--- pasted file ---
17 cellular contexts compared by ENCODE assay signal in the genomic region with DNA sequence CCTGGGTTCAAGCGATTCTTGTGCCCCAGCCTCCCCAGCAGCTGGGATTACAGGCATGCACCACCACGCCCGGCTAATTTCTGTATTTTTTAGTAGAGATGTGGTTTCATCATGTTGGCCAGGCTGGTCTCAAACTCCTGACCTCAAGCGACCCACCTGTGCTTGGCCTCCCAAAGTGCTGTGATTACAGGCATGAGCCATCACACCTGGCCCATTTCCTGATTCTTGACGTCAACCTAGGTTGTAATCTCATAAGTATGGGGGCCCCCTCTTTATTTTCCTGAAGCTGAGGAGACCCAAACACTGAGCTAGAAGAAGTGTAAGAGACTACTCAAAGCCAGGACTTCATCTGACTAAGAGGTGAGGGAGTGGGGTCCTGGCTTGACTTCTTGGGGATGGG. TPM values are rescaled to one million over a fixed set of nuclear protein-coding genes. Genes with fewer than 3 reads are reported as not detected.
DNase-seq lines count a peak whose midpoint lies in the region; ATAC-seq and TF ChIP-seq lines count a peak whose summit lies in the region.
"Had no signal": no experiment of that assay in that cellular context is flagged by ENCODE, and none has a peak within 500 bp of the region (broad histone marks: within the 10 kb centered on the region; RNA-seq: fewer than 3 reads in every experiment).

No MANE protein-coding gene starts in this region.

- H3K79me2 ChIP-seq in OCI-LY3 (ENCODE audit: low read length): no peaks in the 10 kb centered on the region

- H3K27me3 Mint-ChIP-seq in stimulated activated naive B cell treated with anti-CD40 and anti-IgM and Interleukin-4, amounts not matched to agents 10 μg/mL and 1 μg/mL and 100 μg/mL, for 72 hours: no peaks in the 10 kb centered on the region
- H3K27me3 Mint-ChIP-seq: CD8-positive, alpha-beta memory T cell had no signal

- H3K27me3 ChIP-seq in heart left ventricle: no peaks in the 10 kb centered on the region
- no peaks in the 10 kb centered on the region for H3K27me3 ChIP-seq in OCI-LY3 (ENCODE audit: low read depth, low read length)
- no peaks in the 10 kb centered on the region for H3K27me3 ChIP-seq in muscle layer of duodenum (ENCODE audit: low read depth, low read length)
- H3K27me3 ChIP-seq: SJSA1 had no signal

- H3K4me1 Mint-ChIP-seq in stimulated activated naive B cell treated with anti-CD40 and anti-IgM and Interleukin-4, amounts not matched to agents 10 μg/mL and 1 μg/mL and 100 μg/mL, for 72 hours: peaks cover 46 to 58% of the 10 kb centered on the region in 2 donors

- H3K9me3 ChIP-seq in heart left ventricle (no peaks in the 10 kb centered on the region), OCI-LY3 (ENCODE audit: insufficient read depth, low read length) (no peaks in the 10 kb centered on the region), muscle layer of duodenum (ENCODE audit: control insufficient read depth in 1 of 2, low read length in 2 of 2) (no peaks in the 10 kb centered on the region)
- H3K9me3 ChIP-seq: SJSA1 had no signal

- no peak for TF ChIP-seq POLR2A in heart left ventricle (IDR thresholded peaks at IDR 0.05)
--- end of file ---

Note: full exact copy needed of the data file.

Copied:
17 cellular contexts compared by ENCODE assay signal in the genomic region with DNA sequence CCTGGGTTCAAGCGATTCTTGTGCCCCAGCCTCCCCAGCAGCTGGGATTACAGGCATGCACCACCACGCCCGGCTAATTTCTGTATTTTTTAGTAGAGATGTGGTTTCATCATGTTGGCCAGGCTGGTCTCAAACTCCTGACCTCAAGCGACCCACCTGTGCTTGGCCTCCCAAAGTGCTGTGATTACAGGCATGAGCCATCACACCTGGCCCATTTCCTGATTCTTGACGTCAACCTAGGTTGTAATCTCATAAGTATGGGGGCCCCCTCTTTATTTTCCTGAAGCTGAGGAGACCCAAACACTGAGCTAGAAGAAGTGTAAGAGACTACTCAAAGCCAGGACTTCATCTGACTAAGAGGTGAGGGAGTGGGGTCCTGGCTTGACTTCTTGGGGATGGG. TPM values are rescaled to one million over a fixed set of nuclear protein-coding genes. Genes with fewer than 3 reads are reported as not detected.
DNase-seq lines count a peak whose midpoint lies in the region; ATAC-seq and TF ChIP-seq lines count a peak whose summit lies in the region.
"Had no signal": no experiment of that assay in that cellular context is flagged by ENCODE, and none has a peak within 500 bp of the region (broad histone marks: within the 10 kb centered on the region; RNA-seq: fewer than 3 reads in every experiment).

No MANE protein-coding gene starts in this region.

- H3K79me2 ChIP-seq in OCI-LY3 (ENCODE audit: low read length): no peaks in the 10 kb centered on the region

- H3K27me3 Mint-ChIP-seq in stimulated activated naive B cell treated with anti-CD40 and anti-IgM and Interleukin-4, amounts not matched to agents 10 μg/mL and 1 μg/mL and 100 μg/mL, for 72 hours: no peaks in the 10 kb centered on the region
- H3K27me3 Mint-ChIP-seq: CD8-positive, alpha-beta memory T cell had no signal

- H3K27me3 ChIP-seq in heart left ventricle: no peaks in the 10 kb centered on the region
- no peaks in the 10 kb centered on the region for H3K27me3 ChIP-seq in OCI-LY3 (ENCODE audit: low read depth, low read length)
- no peaks in the 10 kb centered on the region for H3K27me3 ChIP-seq in muscle layer of duodenum (ENCODE audit: low read depth, low read length)
- H3K27me3 ChIP-seq: SJSA1 had no signal

- H3K4me1 Mint-ChIP-seq in stimulated activated naive B cell treated with anti-CD40 and anti-IgM and Interleukin-4, amounts not matched to agents 10 μg/mL and 1 μg/mL and 100 μg/mL, for 72 hours: peaks cover 46 to 58% of the 10 kb centered on the region in 2 donors

- H3K9me3 ChIP-seq in heart left ventricle (no peaks in the 10 kb centered on the region), OCI-LY3 (ENCODE audit: insufficient read depth, low read length) (no peaks in the 10 kb centered on the region), muscle layer of duodenum (ENCODE audit: control insufficient read depth in 1 of 2, low read length in 2 of 2) (no peaks in the 10 kb centered on the region)
- H3K9me3 ChIP-seq: SJSA1 had no signal

- no peak for TF ChIP-seq POLR2A in heart left ventricle (IDR thresholded peaks at IDR 0.05)